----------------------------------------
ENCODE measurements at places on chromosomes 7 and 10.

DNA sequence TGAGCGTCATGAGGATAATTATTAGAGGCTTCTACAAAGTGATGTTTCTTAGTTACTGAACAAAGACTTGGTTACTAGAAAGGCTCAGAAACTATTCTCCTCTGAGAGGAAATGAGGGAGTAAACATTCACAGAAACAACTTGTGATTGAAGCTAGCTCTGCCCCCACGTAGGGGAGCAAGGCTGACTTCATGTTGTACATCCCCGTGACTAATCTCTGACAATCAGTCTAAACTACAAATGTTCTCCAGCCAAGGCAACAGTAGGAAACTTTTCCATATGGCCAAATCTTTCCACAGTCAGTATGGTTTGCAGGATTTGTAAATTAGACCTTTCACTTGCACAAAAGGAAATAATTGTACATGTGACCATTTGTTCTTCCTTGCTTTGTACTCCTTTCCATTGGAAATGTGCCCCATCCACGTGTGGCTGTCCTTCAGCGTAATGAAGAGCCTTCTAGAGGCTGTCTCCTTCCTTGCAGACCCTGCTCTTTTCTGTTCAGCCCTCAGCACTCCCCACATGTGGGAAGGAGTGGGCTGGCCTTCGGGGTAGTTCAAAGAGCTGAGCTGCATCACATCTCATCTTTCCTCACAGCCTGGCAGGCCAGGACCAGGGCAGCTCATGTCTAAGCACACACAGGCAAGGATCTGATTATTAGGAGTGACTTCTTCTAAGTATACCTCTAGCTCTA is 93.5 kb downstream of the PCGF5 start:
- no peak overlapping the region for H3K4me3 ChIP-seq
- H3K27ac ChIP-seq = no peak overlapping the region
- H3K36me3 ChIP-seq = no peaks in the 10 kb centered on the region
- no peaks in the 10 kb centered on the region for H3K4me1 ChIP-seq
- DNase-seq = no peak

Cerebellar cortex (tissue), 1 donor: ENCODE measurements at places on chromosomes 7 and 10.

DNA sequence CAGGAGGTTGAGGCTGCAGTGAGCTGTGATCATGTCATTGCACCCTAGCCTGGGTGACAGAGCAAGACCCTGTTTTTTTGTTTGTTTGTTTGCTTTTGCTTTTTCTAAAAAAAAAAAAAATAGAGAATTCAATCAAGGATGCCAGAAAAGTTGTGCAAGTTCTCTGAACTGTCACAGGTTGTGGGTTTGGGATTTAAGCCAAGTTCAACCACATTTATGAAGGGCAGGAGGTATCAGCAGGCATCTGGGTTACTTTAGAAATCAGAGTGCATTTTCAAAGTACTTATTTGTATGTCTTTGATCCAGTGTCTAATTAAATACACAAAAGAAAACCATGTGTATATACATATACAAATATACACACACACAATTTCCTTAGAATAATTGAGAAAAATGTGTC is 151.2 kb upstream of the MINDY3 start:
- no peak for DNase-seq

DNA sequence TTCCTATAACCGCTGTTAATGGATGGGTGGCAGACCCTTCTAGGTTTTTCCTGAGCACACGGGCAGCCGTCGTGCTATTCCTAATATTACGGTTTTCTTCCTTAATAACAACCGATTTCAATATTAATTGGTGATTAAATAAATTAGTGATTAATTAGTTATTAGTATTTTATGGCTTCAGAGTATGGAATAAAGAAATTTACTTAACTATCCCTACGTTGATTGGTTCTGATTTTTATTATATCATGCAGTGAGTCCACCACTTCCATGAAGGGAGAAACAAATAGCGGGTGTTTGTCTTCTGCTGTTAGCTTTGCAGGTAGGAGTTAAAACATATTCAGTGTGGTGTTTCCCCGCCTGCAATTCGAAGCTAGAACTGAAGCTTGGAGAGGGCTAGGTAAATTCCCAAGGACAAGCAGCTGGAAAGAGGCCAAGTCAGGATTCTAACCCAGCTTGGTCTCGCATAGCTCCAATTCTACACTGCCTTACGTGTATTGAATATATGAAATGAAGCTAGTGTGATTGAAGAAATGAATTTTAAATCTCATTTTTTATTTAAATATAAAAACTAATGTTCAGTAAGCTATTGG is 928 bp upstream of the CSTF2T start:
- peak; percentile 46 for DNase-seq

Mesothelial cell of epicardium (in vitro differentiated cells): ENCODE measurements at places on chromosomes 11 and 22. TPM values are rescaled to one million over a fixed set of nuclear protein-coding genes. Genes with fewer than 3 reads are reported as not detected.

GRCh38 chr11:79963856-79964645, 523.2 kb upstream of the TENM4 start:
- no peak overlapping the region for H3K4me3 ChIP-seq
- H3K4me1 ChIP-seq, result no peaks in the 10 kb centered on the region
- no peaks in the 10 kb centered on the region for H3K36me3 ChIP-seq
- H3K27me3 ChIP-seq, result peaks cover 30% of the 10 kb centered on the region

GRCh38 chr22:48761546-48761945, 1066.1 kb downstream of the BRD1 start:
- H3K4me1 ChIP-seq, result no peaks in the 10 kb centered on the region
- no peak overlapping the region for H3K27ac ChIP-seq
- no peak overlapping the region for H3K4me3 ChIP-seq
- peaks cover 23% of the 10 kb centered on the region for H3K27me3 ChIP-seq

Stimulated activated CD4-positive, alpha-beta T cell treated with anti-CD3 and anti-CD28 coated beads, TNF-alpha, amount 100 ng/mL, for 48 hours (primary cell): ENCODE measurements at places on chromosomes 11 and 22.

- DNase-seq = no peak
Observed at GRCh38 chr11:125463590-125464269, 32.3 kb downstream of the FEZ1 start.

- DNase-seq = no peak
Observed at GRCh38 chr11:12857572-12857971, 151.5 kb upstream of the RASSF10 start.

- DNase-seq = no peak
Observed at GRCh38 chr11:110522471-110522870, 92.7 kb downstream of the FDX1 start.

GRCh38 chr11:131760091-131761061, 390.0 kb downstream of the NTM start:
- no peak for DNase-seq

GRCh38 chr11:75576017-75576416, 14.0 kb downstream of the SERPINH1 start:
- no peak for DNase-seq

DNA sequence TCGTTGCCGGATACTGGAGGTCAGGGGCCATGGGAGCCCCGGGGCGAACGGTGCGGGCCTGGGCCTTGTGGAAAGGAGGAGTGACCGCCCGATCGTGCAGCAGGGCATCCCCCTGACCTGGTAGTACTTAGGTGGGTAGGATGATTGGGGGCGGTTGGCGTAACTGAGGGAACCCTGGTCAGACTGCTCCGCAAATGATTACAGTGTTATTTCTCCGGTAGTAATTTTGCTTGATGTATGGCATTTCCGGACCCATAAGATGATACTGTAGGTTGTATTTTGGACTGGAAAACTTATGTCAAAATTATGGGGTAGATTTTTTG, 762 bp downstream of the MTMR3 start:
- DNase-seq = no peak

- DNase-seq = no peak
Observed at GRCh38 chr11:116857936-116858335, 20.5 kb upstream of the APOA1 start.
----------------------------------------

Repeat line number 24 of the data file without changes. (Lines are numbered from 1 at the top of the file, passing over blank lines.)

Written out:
Stimulated activated CD4-positive, alpha-beta T cell treated with anti-CD3 and anti-CD28 coated beads, TNF-alpha, amount 100 ng/mL, for 48 hours (primary cell): ENCODE measurements at places on chromosomes 11 and 22.